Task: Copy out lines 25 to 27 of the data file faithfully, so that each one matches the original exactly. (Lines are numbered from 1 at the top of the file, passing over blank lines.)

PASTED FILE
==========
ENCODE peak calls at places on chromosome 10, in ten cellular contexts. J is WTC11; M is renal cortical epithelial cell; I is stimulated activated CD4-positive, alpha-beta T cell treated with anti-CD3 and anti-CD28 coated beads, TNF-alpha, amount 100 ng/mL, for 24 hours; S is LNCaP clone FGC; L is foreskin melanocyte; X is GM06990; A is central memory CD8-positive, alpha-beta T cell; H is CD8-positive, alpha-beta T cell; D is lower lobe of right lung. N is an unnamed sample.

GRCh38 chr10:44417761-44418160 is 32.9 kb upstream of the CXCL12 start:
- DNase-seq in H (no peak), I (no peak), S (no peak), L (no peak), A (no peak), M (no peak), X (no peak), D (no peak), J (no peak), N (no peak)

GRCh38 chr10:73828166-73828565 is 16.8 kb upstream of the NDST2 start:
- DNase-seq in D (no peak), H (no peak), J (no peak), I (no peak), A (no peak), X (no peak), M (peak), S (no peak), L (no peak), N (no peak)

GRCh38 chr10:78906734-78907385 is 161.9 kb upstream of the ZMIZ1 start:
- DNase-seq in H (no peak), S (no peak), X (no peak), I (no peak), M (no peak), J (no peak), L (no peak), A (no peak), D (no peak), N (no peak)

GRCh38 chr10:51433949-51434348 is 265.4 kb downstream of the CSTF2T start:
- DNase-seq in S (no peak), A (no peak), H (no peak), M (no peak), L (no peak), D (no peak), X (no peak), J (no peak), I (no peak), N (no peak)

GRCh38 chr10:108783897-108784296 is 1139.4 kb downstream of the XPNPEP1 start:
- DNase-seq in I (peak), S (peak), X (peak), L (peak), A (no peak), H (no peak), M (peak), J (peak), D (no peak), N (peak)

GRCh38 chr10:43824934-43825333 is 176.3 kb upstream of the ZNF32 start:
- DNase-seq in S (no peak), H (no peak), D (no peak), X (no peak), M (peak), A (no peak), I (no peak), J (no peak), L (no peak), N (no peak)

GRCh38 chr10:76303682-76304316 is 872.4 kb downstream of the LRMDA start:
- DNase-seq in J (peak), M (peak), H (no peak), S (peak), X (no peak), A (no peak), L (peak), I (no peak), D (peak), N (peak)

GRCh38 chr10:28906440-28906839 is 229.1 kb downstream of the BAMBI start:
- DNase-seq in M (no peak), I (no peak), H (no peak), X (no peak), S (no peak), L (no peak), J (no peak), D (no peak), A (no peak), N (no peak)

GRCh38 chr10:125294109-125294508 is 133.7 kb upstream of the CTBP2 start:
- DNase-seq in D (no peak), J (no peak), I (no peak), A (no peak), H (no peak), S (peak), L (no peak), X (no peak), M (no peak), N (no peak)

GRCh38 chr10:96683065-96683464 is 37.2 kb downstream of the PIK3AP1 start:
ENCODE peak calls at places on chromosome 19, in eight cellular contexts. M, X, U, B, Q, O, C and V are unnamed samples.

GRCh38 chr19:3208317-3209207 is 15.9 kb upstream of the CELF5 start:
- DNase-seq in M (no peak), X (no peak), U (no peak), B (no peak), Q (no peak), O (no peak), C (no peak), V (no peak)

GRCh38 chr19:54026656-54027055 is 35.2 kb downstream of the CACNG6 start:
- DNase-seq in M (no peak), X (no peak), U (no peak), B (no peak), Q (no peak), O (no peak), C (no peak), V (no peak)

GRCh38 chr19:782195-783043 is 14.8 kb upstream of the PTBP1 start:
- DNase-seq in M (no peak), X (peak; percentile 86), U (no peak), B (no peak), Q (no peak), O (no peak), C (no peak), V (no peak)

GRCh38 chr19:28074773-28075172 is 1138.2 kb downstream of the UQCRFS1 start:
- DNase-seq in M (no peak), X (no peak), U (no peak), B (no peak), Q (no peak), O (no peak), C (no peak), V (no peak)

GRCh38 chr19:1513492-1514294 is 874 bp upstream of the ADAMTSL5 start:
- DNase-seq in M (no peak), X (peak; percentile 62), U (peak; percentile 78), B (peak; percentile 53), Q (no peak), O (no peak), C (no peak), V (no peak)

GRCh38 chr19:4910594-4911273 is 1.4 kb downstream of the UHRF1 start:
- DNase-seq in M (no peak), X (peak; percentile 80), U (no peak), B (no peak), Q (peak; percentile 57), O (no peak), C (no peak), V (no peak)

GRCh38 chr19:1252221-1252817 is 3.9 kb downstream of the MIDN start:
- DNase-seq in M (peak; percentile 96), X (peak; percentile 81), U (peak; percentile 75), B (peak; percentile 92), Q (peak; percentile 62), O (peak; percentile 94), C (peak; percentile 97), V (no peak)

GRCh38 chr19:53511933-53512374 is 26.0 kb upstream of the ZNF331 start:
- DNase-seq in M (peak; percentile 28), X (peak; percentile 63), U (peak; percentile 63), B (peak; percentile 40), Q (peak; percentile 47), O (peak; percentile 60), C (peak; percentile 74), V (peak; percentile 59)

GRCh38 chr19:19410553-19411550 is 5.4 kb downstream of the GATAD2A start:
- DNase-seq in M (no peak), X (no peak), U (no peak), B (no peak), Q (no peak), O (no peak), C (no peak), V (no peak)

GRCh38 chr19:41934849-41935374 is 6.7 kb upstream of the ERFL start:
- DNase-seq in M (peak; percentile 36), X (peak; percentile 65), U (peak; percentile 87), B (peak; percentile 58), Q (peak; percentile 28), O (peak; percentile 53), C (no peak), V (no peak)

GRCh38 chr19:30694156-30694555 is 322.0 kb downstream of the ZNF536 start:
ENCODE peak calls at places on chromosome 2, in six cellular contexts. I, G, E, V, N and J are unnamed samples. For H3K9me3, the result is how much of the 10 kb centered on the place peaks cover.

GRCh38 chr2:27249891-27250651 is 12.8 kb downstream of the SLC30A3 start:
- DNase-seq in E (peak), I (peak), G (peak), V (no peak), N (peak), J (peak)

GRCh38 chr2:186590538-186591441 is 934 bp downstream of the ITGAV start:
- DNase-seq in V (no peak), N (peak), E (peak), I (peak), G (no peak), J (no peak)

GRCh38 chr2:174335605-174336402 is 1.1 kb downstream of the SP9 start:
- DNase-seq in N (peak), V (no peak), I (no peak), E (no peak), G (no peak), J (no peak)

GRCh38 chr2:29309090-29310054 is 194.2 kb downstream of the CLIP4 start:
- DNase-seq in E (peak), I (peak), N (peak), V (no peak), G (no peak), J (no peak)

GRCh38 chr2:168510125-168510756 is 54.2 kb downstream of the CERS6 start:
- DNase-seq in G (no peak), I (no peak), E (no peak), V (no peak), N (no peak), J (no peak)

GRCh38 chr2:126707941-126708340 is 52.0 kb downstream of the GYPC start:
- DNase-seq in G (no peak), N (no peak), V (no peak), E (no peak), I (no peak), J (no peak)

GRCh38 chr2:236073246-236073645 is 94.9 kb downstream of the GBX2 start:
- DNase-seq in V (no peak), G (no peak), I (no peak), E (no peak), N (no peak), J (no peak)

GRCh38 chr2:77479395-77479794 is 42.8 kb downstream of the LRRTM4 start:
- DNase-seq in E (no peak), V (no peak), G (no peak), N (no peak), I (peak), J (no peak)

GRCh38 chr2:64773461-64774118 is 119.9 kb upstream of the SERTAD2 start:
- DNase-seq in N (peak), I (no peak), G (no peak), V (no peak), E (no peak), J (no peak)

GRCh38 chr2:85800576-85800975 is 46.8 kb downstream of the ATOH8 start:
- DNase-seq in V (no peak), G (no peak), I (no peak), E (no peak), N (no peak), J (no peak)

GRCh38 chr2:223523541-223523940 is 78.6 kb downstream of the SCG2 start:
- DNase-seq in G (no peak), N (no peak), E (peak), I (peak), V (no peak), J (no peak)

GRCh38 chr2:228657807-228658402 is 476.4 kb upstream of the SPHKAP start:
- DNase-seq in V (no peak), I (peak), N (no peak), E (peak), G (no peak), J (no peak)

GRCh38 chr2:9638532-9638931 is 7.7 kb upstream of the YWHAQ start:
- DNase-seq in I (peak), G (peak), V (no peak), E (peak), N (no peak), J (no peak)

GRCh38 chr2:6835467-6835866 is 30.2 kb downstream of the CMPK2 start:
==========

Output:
- DNase-seq in M (no peak), X (no peak), U (no peak), B (no peak), Q (no peak), O (no peak), C (no peak), V (no peak)

GRCh38 chr19:782195-783043 is 14.8 kb upstream of the PTBP1 start:
- DNase-seq in M (no peak), X (peak; percentile 86), U (no peak), B (no peak), Q (no peak), O (no peak), C (no peak), V (no peak)